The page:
Ask yourself, how well are you doing with managing your money? I notice folks who are well-off and ask, what are they doing “right?” The point is NOT to compare (because that leads to negative emotions that really shouldn’t concern us), but rather factual awareness in what we are doing. Are we maximizing our time and money.

Below we will dive into the tools and philosophy that has helped me become… well, just above average!

1. Track Everything

@mintapp

First things first, do you know where your money is going? Do you have a rough idea of how much your net worth is?

I’ve been using this free online service and app for years and never had a problem. Simple and clear cut. (And I’m not getting a cut, so you can trust my recommendation!)

Mint is a free budgeting app that syncs users’ bank accounts, credit cards, PayPal, and other accounts to help track incoming and outgoing money. The app is part of Intuit (the creator of TurboTax and QuickBooks) and has over 20 million users. Mint features include setting up customized budgets, savings goals, and shows you spending trends.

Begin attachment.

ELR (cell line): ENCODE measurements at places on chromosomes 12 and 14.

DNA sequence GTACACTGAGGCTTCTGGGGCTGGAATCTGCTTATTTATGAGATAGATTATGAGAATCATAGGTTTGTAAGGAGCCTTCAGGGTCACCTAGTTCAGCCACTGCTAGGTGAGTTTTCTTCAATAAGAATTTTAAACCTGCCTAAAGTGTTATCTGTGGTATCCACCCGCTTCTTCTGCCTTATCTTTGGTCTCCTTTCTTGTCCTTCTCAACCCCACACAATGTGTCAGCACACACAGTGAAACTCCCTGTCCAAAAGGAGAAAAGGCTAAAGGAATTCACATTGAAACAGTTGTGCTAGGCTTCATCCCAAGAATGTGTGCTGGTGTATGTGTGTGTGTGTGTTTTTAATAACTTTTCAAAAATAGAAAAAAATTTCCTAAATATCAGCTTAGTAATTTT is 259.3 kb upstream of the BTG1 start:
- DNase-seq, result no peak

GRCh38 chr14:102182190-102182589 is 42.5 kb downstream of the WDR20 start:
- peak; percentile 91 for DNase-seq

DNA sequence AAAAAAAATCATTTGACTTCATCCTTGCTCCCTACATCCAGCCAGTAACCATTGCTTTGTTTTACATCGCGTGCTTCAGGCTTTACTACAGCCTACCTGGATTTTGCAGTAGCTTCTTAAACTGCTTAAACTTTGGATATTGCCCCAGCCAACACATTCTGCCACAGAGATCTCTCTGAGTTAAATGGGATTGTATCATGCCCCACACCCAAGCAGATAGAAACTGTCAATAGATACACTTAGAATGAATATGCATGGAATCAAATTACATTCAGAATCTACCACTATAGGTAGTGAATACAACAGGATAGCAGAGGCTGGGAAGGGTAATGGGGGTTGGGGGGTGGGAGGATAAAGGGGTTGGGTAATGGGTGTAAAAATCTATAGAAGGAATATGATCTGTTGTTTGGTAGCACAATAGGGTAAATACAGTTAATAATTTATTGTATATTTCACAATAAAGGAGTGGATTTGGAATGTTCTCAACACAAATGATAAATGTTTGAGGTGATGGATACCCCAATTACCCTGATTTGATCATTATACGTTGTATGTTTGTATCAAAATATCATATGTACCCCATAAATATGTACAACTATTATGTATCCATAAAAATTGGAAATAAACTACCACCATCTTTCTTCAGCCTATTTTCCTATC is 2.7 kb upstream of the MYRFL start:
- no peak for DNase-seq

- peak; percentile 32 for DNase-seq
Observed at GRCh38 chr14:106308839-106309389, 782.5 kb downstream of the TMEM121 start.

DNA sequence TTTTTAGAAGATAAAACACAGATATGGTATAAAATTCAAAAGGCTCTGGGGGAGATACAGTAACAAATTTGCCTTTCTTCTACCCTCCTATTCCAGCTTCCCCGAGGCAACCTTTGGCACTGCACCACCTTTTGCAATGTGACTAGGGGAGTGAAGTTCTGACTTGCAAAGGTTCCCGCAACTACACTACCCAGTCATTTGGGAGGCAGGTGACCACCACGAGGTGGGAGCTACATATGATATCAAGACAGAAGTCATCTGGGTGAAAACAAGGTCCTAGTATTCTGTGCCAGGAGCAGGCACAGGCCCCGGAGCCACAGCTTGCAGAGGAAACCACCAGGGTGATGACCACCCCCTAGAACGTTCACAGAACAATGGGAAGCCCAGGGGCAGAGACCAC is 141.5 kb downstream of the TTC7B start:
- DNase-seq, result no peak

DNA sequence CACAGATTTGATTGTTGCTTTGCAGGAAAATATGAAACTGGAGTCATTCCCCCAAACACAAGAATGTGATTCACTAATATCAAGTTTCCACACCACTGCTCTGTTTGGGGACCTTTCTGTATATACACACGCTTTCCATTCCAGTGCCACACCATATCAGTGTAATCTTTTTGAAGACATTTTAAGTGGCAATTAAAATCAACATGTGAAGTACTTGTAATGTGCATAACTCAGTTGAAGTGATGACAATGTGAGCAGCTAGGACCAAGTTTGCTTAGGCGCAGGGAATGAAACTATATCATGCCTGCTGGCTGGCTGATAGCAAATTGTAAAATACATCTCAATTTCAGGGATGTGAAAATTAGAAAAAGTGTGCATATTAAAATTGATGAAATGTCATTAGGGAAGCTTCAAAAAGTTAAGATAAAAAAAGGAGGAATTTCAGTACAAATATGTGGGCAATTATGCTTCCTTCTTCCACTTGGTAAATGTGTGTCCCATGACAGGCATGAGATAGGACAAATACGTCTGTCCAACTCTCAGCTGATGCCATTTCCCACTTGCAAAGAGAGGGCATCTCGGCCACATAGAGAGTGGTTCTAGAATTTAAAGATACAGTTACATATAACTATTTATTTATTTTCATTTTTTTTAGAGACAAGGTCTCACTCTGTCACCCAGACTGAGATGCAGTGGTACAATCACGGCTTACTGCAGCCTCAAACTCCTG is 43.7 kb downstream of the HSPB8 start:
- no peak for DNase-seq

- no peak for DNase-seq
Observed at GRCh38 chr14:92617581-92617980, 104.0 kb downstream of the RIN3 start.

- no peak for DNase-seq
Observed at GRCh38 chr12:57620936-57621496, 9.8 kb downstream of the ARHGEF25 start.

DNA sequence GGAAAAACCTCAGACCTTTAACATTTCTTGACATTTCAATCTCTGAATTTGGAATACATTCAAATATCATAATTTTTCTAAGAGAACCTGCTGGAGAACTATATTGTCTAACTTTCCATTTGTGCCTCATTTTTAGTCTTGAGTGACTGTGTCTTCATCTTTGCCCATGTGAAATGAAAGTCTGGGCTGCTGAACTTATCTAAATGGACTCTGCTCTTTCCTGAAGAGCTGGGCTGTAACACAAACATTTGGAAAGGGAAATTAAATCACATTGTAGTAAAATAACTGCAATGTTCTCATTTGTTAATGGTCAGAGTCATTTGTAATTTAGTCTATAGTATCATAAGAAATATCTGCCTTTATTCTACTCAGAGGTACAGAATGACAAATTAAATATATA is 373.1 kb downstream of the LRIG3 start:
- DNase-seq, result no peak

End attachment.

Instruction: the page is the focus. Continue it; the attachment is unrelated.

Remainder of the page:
2. The New Meaning Behind “Quality over Quantity”

You’ve heard it before, “quality over quantity.” But what does it mean?

Today, it means much more than, “they don’t make things like they used to.” Today we have more insight into how products are made, and conscious of how we impact our planet.

For me, “quality over quantity” means prioritizing long term over short term desire.

If you’re thinking of buying something, ask yourself:

  1. Does it fill a void or need? Psst, if it doesn’t then it’s just excess.
  2. Is it made in a sustainable and ethical way? Make a statement with your money.